Figures. Ted Cruz Spokesman Tried to Stomp Out the Tea Party – Now He Speaks for Ted
Ted Cruz dumped his last campaignspokesperson after he joked about Marco Rubio’s faith.
The Cruz camp’s latest spokesperson tried to stomp out the Tea Party.
The Blaze reported:
Ted Cruz’s new national spokesman, who replaced ousted spokesman Rick Tyler, came under fire last week for once hiring illegal immigrants and abusing the H-1B program when he was chairman of the Republican Party of California.
However, Cruz’s new spokesman is now being exposed for an offense that Cruz supporters might find even more egregious: trying to stop the Tea Party movement.
In the spring of 2009 when Americans were told their government and big banks were “too big to fail,” Tea Parties began to spring up across the United States.
Night after night, audiences witnessed Americans taking back their government on live TV.
FOX News host and talk radio personality Sean Hannity headlined the Tea Party in his home city of Atlanta; FOX News provided wall-to-wall coverage of the Tea Party in midtown Manhattan; and FOX News’ Neil Cavuto covered the Tea Party in California, for which I served as the official event director and communications director.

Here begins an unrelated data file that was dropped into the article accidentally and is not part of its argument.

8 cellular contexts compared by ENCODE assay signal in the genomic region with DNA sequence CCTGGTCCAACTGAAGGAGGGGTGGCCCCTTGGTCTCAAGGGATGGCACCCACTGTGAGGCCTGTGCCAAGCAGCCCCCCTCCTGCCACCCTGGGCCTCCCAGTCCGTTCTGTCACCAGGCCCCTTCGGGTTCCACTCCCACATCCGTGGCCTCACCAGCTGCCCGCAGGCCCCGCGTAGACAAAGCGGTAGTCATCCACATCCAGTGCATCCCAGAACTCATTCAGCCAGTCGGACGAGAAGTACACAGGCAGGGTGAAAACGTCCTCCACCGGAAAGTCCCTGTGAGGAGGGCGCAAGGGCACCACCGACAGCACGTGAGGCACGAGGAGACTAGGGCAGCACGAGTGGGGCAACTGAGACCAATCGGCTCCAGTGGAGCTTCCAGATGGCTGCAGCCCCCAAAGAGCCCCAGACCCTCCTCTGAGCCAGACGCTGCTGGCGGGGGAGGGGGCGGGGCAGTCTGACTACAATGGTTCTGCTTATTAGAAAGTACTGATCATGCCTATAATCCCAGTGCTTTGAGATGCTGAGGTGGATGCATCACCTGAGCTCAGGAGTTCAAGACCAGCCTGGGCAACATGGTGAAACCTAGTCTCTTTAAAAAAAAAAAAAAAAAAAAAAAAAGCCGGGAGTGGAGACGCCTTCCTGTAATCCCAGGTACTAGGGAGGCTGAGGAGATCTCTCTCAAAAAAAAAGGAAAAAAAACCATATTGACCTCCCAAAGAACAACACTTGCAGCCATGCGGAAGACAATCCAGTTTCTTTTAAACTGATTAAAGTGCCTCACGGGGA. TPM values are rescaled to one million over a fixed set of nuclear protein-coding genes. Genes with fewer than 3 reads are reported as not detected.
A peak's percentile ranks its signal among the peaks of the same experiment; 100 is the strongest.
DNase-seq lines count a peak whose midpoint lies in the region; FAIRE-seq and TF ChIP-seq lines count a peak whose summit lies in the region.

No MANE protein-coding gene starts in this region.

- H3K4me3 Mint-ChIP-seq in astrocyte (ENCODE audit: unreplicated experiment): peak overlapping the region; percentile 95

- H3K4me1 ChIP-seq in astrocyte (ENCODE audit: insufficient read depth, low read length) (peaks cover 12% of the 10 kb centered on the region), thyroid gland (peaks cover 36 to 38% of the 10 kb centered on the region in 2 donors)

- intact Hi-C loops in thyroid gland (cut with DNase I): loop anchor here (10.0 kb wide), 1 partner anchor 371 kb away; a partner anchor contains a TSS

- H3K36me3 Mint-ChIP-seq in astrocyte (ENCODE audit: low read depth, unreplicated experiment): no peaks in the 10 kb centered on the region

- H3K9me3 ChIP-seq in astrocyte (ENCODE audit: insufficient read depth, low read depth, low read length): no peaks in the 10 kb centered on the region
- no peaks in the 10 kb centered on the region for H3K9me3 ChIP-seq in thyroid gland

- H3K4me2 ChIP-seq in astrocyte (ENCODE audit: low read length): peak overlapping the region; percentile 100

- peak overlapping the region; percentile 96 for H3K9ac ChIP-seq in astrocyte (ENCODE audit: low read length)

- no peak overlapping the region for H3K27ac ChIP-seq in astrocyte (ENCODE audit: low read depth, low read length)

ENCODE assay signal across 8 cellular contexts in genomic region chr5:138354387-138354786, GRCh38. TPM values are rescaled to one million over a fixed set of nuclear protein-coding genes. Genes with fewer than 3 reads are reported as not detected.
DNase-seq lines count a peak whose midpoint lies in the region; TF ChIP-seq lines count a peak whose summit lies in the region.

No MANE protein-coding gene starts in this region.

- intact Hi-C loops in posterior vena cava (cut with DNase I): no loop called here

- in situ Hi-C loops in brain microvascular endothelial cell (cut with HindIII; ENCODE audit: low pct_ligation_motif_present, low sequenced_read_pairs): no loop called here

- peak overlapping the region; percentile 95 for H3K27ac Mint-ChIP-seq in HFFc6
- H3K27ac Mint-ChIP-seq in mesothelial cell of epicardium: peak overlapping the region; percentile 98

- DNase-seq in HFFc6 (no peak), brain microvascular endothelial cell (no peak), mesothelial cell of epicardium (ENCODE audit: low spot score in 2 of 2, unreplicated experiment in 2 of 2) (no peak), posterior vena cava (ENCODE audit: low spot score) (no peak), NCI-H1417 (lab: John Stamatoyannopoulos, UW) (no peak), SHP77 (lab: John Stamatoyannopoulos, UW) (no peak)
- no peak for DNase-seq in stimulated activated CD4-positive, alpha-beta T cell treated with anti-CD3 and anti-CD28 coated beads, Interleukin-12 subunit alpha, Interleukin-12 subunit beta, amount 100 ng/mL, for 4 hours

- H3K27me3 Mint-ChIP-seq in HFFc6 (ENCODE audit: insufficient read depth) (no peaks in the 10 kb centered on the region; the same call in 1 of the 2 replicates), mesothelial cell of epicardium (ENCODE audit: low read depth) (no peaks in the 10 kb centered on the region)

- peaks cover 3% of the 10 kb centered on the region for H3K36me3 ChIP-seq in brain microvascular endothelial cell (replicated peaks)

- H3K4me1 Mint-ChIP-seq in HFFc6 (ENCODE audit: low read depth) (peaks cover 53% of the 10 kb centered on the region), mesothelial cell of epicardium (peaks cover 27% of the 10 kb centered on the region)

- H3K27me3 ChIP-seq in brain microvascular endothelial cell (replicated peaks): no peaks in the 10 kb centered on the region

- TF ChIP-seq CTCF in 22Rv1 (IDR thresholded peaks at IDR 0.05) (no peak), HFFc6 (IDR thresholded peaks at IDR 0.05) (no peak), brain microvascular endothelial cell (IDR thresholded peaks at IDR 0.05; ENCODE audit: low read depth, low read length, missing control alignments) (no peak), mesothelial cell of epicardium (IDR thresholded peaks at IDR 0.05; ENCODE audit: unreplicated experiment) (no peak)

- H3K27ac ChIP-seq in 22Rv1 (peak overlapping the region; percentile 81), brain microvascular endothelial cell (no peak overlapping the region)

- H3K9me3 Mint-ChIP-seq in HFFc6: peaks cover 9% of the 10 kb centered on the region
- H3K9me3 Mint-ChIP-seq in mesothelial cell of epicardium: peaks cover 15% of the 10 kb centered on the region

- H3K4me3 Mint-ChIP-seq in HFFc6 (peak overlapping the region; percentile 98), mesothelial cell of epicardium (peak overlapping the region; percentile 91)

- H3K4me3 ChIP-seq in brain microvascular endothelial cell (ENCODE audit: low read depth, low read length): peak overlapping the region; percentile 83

The Tea Party was going strong except for one hitch: both myself and my event team received word that some inside the GOP were working to get the events cancelled.
One of those people was Ron Nehring, then-chairman of the California Republican Party and the man who just last week was named Ted Cruz’s new national spokesman.
It turns out, our Tea Party wasn’t alone in the obstruction.
“When we started the Tea Party in California, we expected that the GOP would open theirs arms and welcome us in,” said Dawn Wildman, founder of the California Tea Party Groups Coalition, responsible for several successful Tea Party rallies and tax revolts in California. “Instead, Ron Nehring and many other GOP leaders fought against us at every turn. They hijacked media at events claiming successes for themselves. They warned the rank and file to not join us.”
According to sources who spoke on anonymity due to their current jobs in state government, there were a series of threatening phone calls in 2009 from Nehring to legislators claiming that anyone offering aid and assistance to the Tea Party would become an “enemy” of the Republican Party.
The threats were enough to get Wildman and others to leave the party.
“The threats were so destructive that after that, I burned my Republican Party registration card and became a ‘no party preference’ voter,” said Wildman.